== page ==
George Washington Looks Studly

4 Jul 2012

When I think of one iconic American oil painting, Washington Crossing the Delaware by Emmanuel Leutze always come to my mind. I love talking to people about the work because it is so polarizing--some love it but some people absolutely hate it. So here's a rundown of a few of the responses I got from family, friends, an online art forum, and the artistically and historically informed.

Washington Crossing the Delaware by Emanuel Leutze, 1851, oil on canvas.
Washington Crossing the Delaware by Emanuel Leutze, 1851, oil on canvas.

"It's not even the original!" It's true that the first copy of the painting was destroyed during World War II. But Leutze made more than one version after the original was damaged in a fire. There happens to be a version hanging in the White House and one in the Metropolitan Museum of Art as well.

"Totally made up!" Given the fact that Leutze was painting a scene from 1776 in 1851, certainly there had to be a few artistic licenses made. He didn't have photojournalistic records to refer back to so we will have to cut the artist some slack when it comes to the flag (the Stars and Stripes design didn't exist yet), the ice (the Delaware apparently freezes in sheets of ice, not so much in mini-icebergs), the boat (too small, wrong model), and the light (the crossing was made at night in the rain). 

"Washington is a stud!" I know--that is skirting the line of appropriateness given the stud in question was our first president. But it's a good point! Leutze makes George look positively masterful--his stance indicates power, calm, and forward movement while the other figures in the boat seem frozen in stasis or anxiety. He stands heads above the rest, and behind him the sun is rising. All in all, a very providential depiction of our first founding father.

Whether you love it or hate Washington Crossing the Delaware, it doesn't really matter. The best part about the whole question is that you look at it and you feel something! Better that than feeling nothing at all. And that is what art makes us do--feel something. That's why we work so hard to communicate what we want in our paintings and drawings. Leave a comment here on the Artist Daily art blog and let me know what your response to Washington Crossing the Delaware is!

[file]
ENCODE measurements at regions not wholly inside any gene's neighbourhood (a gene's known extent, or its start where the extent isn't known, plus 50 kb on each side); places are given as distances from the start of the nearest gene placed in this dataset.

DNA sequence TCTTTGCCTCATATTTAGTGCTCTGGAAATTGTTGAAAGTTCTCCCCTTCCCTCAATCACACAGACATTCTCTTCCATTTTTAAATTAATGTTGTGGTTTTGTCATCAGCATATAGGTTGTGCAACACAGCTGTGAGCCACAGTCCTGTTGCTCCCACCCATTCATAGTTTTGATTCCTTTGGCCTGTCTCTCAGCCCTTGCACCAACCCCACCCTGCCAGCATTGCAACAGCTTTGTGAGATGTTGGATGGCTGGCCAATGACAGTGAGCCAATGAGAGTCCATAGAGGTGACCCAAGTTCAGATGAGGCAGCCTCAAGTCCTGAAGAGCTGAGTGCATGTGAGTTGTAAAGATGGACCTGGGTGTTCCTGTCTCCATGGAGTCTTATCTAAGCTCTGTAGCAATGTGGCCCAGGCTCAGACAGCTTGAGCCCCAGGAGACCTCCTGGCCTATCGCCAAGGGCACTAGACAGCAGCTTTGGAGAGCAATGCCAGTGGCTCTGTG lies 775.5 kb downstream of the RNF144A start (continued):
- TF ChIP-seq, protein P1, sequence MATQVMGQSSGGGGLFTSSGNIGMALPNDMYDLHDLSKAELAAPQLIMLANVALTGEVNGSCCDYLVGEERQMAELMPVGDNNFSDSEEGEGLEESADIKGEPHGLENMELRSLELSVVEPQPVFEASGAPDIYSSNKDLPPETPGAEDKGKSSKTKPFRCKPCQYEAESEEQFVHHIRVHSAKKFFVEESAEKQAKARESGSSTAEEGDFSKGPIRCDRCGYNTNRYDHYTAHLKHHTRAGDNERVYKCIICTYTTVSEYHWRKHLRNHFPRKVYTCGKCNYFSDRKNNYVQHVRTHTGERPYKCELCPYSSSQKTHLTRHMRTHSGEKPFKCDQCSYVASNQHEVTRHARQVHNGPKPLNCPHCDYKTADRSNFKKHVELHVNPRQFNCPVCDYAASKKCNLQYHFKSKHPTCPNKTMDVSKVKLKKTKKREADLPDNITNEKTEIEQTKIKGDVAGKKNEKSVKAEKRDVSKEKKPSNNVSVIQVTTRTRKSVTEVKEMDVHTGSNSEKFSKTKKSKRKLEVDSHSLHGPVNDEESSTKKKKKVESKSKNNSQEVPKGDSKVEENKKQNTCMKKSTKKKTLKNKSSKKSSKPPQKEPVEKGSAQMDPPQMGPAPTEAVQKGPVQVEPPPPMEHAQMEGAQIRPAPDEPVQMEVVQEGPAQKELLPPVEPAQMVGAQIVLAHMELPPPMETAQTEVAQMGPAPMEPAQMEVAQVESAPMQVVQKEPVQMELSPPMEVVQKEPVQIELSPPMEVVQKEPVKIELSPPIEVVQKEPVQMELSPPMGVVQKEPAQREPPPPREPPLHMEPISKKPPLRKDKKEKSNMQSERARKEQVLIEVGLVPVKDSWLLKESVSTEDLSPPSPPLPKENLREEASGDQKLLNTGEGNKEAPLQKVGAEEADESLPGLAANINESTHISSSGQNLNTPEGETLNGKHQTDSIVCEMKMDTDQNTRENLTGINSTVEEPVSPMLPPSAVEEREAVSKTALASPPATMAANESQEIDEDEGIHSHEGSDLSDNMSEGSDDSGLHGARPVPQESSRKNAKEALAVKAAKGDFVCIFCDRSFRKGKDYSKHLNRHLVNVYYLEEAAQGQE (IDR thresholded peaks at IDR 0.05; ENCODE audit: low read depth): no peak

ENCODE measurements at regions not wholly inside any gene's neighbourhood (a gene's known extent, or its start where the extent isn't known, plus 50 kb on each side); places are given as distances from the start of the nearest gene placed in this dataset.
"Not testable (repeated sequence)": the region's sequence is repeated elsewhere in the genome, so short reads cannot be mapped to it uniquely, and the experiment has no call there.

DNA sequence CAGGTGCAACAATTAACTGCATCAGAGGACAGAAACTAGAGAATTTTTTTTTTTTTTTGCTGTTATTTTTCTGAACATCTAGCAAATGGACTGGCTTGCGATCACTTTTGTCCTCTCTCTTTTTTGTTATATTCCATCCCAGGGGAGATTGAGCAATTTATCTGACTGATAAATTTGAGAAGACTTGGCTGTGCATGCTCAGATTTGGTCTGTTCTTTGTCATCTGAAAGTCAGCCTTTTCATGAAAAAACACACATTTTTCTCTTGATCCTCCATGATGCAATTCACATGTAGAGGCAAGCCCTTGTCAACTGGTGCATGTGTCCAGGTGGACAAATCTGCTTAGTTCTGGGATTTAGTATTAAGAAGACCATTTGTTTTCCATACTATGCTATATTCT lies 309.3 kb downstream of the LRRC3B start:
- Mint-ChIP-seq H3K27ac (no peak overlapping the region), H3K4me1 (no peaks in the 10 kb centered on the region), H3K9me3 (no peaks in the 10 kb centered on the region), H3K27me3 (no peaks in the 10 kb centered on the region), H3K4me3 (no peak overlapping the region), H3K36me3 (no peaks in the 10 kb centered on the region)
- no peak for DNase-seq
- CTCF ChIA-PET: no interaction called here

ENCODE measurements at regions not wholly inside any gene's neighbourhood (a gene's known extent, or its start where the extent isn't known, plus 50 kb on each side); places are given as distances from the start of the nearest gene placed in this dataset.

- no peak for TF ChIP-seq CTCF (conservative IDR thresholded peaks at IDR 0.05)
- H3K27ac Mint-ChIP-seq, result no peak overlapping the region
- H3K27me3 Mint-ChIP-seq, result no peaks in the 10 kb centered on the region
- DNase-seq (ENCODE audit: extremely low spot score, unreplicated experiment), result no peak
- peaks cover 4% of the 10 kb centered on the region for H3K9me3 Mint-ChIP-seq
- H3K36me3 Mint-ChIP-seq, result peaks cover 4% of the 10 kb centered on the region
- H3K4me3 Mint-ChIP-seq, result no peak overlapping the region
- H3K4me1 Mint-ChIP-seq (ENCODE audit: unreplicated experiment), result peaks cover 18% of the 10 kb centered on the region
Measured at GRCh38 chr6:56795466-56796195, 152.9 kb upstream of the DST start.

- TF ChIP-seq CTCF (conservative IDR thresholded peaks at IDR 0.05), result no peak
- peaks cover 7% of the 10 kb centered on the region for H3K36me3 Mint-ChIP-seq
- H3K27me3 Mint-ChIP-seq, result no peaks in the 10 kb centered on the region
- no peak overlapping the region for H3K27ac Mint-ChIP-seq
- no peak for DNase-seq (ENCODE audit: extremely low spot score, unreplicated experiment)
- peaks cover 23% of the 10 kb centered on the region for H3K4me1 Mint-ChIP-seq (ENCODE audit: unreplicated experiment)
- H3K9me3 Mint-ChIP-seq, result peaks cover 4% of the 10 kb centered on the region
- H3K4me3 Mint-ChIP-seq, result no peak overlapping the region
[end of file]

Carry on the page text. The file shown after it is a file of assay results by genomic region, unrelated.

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Comments

jestep wrote
on 4 Jul 2012 7:52 AM

It is an emotional portrayal and really draws you into what was the moment when America was on the edge of never being born.  The history of this moment is felt in this wonderful work of masterful art. I think the art is masterful and we all should be so skilled to impact the viewer to feel what we are portraying. As for license, study the mystery and the miracle of the fog (further masking the view)  that fell on this pitiful, underfed, underclothed, outnumbered and out-armed rag tag group of our forebears who had it all on the line at this very moment in all our history,  which allowed their ability to succeed in their mission.  Call it what you will, this artist understood this was a divine moment and used his mastery to portray that. If I could do that, I would know that I was accomplished.

2ndHandRose wrote
on 4 Jul 2012 8:08 AM

I've always loved this painting-ancestors from both sides of my family were a part of that battle-thanks for all your insights about how it really went down. The thing is-the painting portrays the spirit of hope that was engendered by the outcome of that battle and Washington as the bold leader that  made a way for it. Maybe the details aren't "accurate," but the spirit is right on.

Juliet A wrote
on 4 Jul 2012 8:29 AM

I live near Mount Vernon and know a wee bit more than the average person about George Washington.  He really was a stud.  The rest of the stuff doesn't matter.

SKE59 wrote
on 4 Jul 2012 8:35 AM

If the purpose of art is to evoke an emotional response then this painting has fulfilled its intended purpose.  The "never say die" feeling wells up inside as we visualize this rag tag little group of revolutionaries crossing a seemingly uncross-able river in the dead of winter to surprise the enemy.  Closer attention to the details would have added to the realism but not to the emotion.  

pathways wrote
on 4 Jul 2012 9:21 AM

This painting is a wonderful Fourth of July meditation for all Americans. Okay, so I wish the mini-icebergs had melted away before it was finished.  But when i look beyond them, I find a marvelous tableaux that includes not only a strong leader but a cross-section of American society at that time.  All together they are men willing to risk everything on the faint hope of a better life.  The painting is a vision, backed by daring and courage.